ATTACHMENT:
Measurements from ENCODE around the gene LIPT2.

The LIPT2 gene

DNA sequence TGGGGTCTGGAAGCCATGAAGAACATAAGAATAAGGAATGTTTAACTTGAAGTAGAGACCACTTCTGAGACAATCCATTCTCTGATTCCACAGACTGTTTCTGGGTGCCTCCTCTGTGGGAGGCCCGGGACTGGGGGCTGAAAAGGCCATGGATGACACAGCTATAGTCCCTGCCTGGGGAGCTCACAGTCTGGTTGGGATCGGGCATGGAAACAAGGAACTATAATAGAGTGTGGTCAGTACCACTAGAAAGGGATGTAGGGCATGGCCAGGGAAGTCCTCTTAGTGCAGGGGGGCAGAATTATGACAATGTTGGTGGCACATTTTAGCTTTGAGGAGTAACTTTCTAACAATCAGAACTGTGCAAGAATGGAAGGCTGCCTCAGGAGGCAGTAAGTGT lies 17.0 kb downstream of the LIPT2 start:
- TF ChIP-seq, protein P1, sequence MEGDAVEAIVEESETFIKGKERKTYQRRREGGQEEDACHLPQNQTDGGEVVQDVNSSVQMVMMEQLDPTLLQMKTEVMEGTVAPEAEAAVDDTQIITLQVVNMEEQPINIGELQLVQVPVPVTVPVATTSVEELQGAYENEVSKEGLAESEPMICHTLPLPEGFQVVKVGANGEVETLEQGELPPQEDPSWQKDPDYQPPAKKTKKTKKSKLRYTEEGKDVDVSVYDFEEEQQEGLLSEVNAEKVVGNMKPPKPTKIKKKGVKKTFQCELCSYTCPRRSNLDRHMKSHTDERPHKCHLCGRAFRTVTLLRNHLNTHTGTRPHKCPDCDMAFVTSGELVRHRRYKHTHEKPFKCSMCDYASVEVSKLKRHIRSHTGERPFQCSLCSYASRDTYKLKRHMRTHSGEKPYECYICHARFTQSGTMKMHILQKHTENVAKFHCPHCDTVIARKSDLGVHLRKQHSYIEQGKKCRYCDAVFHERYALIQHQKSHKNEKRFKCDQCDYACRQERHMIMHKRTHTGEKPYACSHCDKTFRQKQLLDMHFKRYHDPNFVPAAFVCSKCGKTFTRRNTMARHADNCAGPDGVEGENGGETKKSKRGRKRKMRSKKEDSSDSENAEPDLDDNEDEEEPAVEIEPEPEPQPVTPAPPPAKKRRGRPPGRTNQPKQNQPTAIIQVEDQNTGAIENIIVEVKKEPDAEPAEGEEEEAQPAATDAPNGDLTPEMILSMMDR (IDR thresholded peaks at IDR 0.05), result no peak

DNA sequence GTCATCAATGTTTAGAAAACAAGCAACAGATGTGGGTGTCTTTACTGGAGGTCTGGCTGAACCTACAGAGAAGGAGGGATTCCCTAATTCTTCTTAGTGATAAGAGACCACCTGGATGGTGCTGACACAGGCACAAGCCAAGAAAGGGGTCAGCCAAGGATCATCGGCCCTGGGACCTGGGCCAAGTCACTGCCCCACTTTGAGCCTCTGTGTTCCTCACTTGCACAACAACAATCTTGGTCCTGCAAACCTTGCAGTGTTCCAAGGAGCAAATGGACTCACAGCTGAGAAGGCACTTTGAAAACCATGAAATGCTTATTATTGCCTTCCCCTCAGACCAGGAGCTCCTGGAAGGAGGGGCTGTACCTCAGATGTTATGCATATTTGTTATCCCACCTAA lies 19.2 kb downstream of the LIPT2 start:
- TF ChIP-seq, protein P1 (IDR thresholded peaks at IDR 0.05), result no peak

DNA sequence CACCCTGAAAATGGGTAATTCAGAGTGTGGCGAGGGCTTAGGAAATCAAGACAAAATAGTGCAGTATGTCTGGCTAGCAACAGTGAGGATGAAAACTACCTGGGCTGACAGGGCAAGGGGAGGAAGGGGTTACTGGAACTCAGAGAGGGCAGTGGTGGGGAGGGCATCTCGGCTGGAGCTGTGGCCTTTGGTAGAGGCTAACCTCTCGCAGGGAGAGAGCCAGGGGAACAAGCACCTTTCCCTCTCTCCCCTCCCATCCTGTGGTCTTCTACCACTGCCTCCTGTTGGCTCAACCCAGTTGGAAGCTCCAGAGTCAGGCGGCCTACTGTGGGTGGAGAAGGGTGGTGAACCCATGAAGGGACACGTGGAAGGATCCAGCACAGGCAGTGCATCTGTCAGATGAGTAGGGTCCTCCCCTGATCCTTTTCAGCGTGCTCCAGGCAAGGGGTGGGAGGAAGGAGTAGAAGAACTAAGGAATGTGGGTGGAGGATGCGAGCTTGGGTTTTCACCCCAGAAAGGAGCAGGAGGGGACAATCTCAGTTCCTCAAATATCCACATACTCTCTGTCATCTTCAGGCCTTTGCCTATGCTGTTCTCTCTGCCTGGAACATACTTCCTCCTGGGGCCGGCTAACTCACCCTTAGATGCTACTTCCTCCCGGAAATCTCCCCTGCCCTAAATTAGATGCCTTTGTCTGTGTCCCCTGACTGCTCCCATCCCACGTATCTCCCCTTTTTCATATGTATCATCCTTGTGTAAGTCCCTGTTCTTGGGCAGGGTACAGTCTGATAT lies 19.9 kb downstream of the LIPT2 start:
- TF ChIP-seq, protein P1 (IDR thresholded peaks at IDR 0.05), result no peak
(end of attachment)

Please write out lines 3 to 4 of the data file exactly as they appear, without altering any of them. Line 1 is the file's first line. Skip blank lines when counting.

DNA sequence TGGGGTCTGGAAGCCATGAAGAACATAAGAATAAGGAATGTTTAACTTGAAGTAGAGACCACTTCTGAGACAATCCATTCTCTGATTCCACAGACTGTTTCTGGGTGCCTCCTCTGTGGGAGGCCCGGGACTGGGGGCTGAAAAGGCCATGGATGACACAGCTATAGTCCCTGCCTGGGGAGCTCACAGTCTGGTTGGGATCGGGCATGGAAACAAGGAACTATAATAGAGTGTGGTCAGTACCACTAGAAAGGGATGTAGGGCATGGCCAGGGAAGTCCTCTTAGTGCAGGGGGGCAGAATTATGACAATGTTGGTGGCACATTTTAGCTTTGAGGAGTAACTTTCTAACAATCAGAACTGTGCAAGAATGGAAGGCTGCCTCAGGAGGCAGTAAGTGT lies 17.0 kb downstream of the LIPT2 start:
- TF ChIP-seq, protein P1, sequence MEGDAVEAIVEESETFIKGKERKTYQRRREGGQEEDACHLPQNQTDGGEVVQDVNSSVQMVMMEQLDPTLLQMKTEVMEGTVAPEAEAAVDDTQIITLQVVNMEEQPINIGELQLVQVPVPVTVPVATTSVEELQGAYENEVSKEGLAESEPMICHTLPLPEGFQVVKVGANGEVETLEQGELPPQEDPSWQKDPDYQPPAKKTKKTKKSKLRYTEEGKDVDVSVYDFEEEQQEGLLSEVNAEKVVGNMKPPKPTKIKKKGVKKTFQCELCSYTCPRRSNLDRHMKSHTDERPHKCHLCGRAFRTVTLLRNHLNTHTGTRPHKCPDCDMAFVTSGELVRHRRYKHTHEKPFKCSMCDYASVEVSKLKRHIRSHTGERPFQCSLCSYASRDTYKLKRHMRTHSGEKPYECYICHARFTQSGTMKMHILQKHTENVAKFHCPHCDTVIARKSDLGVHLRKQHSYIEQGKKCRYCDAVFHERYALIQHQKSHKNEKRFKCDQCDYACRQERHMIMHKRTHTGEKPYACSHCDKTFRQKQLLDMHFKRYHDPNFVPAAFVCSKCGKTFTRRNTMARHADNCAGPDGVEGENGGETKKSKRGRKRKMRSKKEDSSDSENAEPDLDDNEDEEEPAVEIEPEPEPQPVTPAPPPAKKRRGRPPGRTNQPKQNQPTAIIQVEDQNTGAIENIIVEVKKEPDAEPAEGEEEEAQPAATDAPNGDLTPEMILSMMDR (IDR thresholded peaks at IDR 0.05), result no peak